With five locations, in Northeast Philadelphia, Ridley Township, Bensalem, Clementon and Turnersville, Nifty Fifty's restaurants are nostalgia-themed throwbacks to the glory days of sock hops and drugstore-fountain milkshakes. "Not just another restaurant," the company touts on its website, "but a way of life."
Federal prosecutors, in a criminal case filed Wednesday, say that way of life included a long-running scheme by the company's owners and top managers to evade more than $2.2 million in federal employment and personal income taxes by skimming mountains of cash from the 26-year-old chain. Participants in the alleged conspiracy improperly recorded $15.6 million in gross receipts, according to charges filed by U.S. Attorney Zane David Memeger.
Charged with cheating the IRS, evading payroll taxes, bank fraud, and related offenses were: Robert Mattei, 73, of Delray Beach, Fla.; Leo McGlynn, 52, of Swarthmore; Brian Welsh, 48, and Joseph Donnelly, 49, both of Springfield, Delaware County; and Elena Ruiz, 46, of Drexel Hill.
"We deeply regret our misconduct and accept full and complete responsibility for our actions," the company said on behalf of the defendants. "We have been fully cooperative with the IRS to resolve these issues and have repaid all back taxes and penalties. We will continue to run each of our five restaurants in full compliance with the law. We wish to thank all of our employees, friends and business partners for their continued support as we move forward. Because this matter is still in the court system, we can have no further comment on this matter at this time."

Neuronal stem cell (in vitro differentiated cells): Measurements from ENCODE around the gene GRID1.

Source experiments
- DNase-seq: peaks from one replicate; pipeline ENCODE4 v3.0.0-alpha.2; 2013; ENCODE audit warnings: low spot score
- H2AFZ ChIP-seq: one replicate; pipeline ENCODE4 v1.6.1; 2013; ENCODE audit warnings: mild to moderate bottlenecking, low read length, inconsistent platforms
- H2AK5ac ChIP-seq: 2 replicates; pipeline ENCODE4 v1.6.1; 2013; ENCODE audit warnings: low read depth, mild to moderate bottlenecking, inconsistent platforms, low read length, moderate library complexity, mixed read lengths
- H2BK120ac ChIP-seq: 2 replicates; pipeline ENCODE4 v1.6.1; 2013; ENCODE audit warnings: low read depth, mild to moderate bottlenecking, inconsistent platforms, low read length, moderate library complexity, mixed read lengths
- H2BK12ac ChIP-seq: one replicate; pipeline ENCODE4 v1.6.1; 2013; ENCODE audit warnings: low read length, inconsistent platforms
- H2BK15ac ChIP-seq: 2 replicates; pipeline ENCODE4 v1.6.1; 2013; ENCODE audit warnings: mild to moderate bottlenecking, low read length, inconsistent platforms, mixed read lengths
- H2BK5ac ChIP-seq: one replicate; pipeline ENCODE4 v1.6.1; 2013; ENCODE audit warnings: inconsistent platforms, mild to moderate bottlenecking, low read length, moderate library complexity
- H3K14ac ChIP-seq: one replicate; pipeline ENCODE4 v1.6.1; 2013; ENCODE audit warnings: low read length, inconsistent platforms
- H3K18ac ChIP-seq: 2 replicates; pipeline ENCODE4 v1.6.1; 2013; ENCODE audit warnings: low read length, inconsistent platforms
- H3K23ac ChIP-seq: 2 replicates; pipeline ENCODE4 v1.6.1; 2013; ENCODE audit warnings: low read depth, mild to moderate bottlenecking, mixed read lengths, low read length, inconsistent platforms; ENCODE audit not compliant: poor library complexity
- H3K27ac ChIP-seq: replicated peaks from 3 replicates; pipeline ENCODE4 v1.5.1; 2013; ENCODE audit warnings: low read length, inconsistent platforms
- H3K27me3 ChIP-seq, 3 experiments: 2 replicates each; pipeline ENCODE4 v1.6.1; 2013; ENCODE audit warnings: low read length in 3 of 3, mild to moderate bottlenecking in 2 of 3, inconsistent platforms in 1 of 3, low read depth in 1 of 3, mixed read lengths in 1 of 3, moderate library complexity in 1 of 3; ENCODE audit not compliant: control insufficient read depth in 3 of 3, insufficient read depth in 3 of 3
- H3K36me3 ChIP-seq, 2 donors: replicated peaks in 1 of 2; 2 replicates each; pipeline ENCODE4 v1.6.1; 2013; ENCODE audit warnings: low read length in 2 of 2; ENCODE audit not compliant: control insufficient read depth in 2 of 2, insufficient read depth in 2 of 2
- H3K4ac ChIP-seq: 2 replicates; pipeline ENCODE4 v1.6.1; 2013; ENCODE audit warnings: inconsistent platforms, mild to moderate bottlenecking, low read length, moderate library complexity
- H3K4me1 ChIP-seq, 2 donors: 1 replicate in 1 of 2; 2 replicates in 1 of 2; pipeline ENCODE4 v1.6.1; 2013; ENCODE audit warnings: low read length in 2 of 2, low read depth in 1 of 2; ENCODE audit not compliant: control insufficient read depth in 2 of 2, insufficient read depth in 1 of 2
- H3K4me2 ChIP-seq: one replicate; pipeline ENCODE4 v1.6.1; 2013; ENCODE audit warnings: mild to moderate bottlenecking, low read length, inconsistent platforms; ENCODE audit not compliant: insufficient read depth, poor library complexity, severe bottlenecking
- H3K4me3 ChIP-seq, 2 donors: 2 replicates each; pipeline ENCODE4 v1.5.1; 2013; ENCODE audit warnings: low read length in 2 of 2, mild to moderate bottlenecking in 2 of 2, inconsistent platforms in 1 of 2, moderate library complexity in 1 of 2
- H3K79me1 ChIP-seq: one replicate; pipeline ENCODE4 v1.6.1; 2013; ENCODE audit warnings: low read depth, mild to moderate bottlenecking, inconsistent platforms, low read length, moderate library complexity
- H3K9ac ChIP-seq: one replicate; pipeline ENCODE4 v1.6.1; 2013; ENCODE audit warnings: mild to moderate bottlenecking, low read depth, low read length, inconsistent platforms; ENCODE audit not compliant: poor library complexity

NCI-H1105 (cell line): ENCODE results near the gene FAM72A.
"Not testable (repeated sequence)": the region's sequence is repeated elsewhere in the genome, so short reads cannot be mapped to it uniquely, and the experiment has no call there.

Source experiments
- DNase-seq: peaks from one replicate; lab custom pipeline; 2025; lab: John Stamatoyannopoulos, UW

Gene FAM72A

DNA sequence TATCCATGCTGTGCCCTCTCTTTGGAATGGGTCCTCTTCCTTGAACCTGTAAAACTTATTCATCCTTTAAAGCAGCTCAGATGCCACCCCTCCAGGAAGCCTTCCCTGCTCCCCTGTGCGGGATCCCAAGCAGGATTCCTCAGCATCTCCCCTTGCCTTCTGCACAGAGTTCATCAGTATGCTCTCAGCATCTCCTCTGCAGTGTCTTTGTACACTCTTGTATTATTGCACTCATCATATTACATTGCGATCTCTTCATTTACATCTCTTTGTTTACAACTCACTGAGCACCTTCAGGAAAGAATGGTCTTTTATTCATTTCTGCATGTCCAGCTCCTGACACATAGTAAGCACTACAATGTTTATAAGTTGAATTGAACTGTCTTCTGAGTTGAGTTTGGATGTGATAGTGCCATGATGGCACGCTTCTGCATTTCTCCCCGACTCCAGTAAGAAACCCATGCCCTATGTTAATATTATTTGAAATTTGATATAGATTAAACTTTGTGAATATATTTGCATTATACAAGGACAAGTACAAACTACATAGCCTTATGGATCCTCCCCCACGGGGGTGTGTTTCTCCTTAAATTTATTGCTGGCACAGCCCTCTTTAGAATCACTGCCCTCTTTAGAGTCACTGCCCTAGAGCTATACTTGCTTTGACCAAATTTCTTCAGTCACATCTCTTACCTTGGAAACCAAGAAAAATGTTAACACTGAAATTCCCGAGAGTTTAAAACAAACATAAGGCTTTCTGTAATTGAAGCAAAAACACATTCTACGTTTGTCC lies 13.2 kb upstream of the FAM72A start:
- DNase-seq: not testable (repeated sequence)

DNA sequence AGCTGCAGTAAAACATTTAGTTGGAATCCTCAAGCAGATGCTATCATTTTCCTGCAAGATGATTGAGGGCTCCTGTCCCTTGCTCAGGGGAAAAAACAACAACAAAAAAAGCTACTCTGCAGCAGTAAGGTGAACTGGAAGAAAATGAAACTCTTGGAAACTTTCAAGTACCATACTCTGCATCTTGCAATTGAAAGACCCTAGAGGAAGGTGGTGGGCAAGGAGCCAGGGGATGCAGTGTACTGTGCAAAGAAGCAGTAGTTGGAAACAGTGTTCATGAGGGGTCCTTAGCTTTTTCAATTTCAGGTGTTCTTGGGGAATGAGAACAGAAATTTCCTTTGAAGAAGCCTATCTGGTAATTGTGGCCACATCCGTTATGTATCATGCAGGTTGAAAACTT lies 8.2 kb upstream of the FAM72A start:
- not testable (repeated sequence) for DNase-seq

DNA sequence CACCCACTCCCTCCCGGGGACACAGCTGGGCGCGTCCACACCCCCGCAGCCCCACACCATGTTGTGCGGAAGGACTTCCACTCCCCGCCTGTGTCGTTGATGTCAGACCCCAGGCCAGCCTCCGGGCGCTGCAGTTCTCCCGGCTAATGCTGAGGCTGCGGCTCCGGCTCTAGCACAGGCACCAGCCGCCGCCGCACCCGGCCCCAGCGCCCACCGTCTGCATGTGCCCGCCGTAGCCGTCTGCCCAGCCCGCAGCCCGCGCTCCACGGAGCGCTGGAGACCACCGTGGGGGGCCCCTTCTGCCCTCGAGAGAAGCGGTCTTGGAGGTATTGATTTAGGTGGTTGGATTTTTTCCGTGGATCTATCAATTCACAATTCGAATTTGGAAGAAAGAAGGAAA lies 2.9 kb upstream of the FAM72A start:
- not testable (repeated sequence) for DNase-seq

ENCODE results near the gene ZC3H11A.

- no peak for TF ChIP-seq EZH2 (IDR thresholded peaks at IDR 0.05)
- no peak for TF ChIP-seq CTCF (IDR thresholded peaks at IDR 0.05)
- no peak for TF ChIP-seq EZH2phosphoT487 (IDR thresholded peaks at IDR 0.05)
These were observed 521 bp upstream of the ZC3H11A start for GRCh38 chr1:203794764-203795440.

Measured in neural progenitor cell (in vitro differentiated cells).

The eight-count "criminal information" — a formal complaint, which is short of a criminal indictment, and often indicates that a plea deal is in the works — alleges that employees of the restaurants received only a portion of their compensation in official paychecks and the rest in skimmed cash, which allowed the defendants to rig the books. A similar cash payment scheme was allegedly used with some of the company's suppliers, the information alleges.
"Between January 2006 and August 2010 alone," according to the charges, "the defendants concealed approximately $4.1 million in skimmed cash in safe deposit boxes for the exclusive benefit" of Mattei and McGlynn, who are 50-50 co-owners of the company, according to the charges. Other defendants also are alleged to have stashed cash in personal safes.
It is further alleged that Mattei, McGlynn, Donnelly, and Welsh committed bank fraud by submitting to the bank bogus tax returns in order to secure several business loans.
Ruiz, Mattei's daughter and office manager for the company, is charged with receiving skimmed cash and filing false tax returns that inflated expenses and deductions.
If convicted, the defendants face fines and possible prison sentences.